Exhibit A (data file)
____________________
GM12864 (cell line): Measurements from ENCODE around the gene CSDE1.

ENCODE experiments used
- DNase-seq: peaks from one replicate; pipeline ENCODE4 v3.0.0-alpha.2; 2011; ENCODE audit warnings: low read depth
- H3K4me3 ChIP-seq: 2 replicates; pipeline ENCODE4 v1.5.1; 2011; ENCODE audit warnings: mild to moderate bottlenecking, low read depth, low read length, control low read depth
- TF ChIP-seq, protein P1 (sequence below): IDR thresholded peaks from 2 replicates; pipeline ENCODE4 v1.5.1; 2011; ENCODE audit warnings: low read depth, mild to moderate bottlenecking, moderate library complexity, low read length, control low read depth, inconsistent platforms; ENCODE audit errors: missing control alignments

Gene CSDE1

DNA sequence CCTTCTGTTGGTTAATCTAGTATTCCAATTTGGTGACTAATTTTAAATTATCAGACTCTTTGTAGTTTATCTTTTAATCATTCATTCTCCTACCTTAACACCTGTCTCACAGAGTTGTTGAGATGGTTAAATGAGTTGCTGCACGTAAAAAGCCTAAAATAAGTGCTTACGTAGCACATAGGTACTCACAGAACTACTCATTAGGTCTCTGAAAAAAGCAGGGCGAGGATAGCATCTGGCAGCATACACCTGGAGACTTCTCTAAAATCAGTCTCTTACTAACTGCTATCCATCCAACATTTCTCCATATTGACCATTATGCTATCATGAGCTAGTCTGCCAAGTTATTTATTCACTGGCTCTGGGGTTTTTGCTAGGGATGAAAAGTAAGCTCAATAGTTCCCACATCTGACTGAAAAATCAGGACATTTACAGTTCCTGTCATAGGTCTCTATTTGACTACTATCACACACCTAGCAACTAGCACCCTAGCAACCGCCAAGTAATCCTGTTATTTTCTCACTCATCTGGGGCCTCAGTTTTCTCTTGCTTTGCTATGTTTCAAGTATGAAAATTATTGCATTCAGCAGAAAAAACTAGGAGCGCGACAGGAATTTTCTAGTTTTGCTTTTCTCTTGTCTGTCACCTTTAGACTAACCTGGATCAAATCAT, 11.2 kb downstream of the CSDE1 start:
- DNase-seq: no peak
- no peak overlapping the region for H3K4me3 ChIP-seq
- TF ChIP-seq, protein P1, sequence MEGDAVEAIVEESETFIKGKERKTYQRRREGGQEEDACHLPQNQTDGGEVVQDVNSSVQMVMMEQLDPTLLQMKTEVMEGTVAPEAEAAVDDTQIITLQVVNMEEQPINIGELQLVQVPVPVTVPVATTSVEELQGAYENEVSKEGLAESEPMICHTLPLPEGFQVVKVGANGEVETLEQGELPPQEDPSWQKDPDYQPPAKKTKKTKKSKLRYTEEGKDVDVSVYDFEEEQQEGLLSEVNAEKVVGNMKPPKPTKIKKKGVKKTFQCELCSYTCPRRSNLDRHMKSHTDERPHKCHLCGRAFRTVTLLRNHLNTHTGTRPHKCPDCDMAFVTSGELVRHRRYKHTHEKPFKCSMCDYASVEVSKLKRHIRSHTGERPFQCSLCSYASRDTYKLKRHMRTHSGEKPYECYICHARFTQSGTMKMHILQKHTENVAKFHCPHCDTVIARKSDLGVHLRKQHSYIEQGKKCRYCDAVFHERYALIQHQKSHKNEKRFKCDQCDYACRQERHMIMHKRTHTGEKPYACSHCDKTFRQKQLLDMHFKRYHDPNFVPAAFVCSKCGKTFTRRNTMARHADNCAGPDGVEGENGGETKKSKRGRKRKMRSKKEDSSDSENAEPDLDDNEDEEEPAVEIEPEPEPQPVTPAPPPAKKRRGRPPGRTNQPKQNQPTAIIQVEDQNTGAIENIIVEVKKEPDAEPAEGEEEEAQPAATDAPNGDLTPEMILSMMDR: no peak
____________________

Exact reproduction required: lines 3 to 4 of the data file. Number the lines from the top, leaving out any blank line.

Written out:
- DNase-seq: peaks from one replicate; pipeline ENCODE4 v3.0.0-alpha.2; 2011; ENCODE audit warnings: low read depth
- H3K4me3 ChIP-seq: 2 replicates; pipeline ENCODE4 v1.5.1; 2011; ENCODE audit warnings: mild to moderate bottlenecking, low read depth, low read length, control low read depth